Glasper is a generous and low-key bandleader, giving ample spotlight time to his talented band. Hodge (himself a recent Blue Note signing) showed his range and mastery with an amazing solo introduction to Sade's "Cherish the Day," rippling thick chordal figures that invoked everything from gospel to Bach, and as the tune revved up, Benjamin unleashed a burning electronically processed alto sax solo, which left the crowd cheering.
The band closed with one of their signature covers, Nirvana's "Smells Like Teen Spirit," probably a setlist requirement in the Pacific Northwest, and their version managed to be fully true to the melodic contours of the original while simultaneously opening up entirely new areas of reharmonized sensation. It's a long time since 1991, but I think Kurt Cobain might have dug it.
The only quibble one might raise about the band's set was the ubiquity of Benjamin's vocoder as the primary melodic voice. While it was unquestionably effective and distinctive on "Smells Like Teen Spirit," it's not an instrument with a wide timbral variety, it makes the words hard to decipher, and after four or five tunes, a certain monochromatic flavor emerges. Since it's used in the band palette to state the melody and lyrics, it begs the question a bit: Why not go all the way and also have a singer as part of the band? Bilal, with whom Glasper has worked extensively, would be a fantastic presence to have on the stage along with the rest of the crew.
All that aside, the show was superb. Glasper is clearly layering something new onto the firmaments of whatever is defined as jazz in the year 2012. While it's not "swing," strictly speaking, the band has all the interplay, flexibility and communicational rapport of a jazz group. But more than the harmonic elements or cross-genre plays, the band's real innovations are in the areas of rhythm and collage: fractured and reconfigured beats and musical figures. The Experiment's groove is a radically destabilized and often disorienting rhythmic landscape -- the flow can be very challenging and "out" -- but it makes sense in the modern musical landscape, and heads are still bobbing.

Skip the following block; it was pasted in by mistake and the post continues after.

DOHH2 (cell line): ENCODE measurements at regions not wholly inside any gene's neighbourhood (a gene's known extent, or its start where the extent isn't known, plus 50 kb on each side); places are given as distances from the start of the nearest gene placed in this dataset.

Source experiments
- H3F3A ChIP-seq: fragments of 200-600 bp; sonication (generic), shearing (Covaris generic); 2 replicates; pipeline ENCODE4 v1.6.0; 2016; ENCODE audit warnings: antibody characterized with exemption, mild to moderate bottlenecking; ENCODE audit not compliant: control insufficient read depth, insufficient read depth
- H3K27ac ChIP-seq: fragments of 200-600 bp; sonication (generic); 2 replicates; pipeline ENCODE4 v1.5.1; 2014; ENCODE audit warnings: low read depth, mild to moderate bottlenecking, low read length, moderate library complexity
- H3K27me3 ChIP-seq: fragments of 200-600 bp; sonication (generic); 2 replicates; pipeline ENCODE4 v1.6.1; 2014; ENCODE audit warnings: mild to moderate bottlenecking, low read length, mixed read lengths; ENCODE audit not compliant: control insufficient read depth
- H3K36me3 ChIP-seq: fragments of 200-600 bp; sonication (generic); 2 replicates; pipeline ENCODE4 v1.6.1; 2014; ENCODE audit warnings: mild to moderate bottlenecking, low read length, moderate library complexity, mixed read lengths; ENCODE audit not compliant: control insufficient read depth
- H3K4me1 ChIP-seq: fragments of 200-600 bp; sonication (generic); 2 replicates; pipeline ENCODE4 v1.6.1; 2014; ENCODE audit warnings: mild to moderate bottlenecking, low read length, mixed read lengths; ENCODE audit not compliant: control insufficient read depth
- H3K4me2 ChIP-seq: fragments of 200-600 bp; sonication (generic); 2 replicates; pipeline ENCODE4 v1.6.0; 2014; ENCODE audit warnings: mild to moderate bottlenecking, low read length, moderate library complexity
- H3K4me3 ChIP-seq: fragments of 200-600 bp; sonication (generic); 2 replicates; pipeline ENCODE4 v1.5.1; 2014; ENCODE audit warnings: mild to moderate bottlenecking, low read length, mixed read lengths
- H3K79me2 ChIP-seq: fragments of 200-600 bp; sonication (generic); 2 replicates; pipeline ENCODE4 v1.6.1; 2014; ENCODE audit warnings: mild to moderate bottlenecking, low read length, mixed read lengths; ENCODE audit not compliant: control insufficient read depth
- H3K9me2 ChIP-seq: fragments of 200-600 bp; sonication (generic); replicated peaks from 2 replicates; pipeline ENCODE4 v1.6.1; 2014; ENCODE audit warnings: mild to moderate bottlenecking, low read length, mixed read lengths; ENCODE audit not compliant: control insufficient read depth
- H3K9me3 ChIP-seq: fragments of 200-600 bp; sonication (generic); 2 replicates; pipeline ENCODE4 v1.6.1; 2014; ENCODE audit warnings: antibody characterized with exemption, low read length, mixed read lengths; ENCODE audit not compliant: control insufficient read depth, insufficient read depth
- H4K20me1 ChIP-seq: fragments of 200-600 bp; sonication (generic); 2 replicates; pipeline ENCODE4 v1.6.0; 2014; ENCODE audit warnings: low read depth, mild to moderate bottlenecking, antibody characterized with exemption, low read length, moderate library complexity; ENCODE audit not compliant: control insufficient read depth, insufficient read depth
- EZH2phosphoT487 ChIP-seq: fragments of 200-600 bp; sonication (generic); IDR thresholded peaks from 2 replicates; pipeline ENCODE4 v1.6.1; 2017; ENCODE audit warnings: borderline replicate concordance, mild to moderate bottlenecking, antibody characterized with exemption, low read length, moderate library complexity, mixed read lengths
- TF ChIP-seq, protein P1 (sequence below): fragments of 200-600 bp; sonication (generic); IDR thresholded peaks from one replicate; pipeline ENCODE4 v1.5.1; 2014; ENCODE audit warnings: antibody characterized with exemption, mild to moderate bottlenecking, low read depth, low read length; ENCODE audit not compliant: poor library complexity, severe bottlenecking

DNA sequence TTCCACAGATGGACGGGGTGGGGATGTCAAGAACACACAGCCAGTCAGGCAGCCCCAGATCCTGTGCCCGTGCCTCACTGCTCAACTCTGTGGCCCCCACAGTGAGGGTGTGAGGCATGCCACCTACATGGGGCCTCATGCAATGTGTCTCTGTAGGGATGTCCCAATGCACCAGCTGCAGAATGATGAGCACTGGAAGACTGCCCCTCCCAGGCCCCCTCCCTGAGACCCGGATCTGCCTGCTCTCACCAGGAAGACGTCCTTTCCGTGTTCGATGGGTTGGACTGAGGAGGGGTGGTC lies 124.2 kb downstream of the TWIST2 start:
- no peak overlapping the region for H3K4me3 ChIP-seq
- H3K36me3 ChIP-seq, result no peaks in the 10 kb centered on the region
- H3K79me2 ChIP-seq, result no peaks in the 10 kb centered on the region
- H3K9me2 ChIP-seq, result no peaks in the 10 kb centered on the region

Glasper's Experiment illuminates a path through a musical landscape where human time-keeping has fully melded with the possibilities presented by sampling technology and the innovations of the figure who could arguably be called the patron saint of this band, the late J Dilla. The iconoclastic and idiosyncratic vibe the visionary producer created is a central presence and spirit in Glasper's music, and Dilla's increasing influence in jazz circles can arguably be attributed in a large part to Glasper's impact. Add to that the natural quotational element that jazz and hip-hop share (Glasper can sometimes sound like a pianist reconstructing a sample of a jazz pianist, to put a recursive twist on it) and you have a multilayered and innovative sound that any engaged and open-minded jazz fan needs to pay attention to.
Robert Glasper (top) - Retna Ltd.
Robert Glasper Experiment - Kamau Ware